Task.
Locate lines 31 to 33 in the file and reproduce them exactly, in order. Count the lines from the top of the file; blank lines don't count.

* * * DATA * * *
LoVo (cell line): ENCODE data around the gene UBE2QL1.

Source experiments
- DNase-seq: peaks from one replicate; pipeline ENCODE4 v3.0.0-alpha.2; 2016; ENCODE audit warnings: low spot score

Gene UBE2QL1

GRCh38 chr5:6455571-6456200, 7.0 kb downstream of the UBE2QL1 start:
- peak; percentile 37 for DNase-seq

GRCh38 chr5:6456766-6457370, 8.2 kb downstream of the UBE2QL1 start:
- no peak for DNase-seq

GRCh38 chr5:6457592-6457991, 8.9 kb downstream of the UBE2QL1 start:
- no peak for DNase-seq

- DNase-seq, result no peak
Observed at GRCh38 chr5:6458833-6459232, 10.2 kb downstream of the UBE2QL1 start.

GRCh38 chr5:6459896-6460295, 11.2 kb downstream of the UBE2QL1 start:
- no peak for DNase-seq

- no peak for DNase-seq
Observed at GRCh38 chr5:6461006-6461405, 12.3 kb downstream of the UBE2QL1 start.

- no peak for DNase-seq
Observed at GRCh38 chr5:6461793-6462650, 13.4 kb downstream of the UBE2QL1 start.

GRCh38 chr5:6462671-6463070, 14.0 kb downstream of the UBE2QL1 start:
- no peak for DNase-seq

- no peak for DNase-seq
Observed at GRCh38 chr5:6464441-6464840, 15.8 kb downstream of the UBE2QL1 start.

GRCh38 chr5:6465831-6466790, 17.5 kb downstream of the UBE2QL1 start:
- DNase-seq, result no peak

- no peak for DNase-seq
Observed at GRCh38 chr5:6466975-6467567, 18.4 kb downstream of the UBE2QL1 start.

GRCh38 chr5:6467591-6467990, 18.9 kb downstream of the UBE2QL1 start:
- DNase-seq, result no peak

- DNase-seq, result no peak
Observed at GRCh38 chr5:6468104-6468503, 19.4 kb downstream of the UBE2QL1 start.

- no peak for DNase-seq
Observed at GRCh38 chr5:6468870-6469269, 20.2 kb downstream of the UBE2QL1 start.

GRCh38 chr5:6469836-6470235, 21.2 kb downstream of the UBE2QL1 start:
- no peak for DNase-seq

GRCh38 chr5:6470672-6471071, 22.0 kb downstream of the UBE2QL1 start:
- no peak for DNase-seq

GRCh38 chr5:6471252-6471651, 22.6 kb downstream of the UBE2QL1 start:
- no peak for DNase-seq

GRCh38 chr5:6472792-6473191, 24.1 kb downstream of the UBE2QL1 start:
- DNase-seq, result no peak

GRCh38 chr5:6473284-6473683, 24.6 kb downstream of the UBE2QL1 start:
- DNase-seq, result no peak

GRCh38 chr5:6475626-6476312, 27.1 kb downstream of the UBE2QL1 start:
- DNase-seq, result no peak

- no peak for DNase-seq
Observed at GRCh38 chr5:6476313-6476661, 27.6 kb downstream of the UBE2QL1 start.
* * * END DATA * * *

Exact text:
- no peak for DNase-seq
Observed at GRCh38 chr5:6468870-6469269, 20.2 kb downstream of the UBE2QL1 start.

GRCh38 chr5:6469836-6470235, 21.2 kb downstream of the UBE2QL1 start: